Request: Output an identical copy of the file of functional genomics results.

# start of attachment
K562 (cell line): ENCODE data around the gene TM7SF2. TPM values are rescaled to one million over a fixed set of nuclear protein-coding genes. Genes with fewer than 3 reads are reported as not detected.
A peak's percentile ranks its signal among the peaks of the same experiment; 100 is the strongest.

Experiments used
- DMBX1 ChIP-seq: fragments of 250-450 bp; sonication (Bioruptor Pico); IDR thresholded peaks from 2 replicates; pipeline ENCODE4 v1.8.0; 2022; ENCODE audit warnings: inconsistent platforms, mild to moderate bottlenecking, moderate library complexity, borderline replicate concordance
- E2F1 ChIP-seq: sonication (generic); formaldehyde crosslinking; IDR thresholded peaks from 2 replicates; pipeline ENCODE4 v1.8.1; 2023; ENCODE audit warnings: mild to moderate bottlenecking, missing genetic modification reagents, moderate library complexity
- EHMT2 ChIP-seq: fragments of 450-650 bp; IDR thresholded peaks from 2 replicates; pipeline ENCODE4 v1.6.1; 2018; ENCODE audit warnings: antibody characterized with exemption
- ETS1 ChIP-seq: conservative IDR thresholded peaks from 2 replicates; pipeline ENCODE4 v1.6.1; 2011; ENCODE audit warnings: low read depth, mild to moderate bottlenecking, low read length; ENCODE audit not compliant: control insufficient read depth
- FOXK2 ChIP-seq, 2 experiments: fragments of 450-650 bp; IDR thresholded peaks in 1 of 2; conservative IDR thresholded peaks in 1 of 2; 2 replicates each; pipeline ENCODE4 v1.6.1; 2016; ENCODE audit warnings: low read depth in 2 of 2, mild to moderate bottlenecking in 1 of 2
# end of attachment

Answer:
K562 (cell line): ENCODE data around the gene TM7SF2. TPM values are rescaled to one million over a fixed set of nuclear protein-coding genes. Genes with fewer than 3 reads are reported as not detected.
A peak's percentile ranks its signal among the peaks of the same experiment; 100 is the strongest.

Experiments used
- DMBX1 ChIP-seq: fragments of 250-450 bp; sonication (Bioruptor Pico); IDR thresholded peaks from 2 replicates; pipeline ENCODE4 v1.8.0; 2022; ENCODE audit warnings: inconsistent platforms, mild to moderate bottlenecking, moderate library complexity, borderline replicate concordance
- E2F1 ChIP-seq: sonication (generic); formaldehyde crosslinking; IDR thresholded peaks from 2 replicates; pipeline ENCODE4 v1.8.1; 2023; ENCODE audit warnings: mild to moderate bottlenecking, missing genetic modification reagents, moderate library complexity
- EHMT2 ChIP-seq: fragments of 450-650 bp; IDR thresholded peaks from 2 replicates; pipeline ENCODE4 v1.6.1; 2018; ENCODE audit warnings: antibody characterized with exemption
- ETS1 ChIP-seq: conservative IDR thresholded peaks from 2 replicates; pipeline ENCODE4 v1.6.1; 2011; ENCODE audit warnings: low read depth, mild to moderate bottlenecking, low read length; ENCODE audit not compliant: control insufficient read depth
- FOXK2 ChIP-seq, 2 experiments: fragments of 450-650 bp; IDR thresholded peaks in 1 of 2; conservative IDR thresholded peaks in 1 of 2; 2 replicates each; pipeline ENCODE4 v1.6.1; 2016; ENCODE audit warnings: low read depth in 2 of 2, mild to moderate bottlenecking in 1 of 2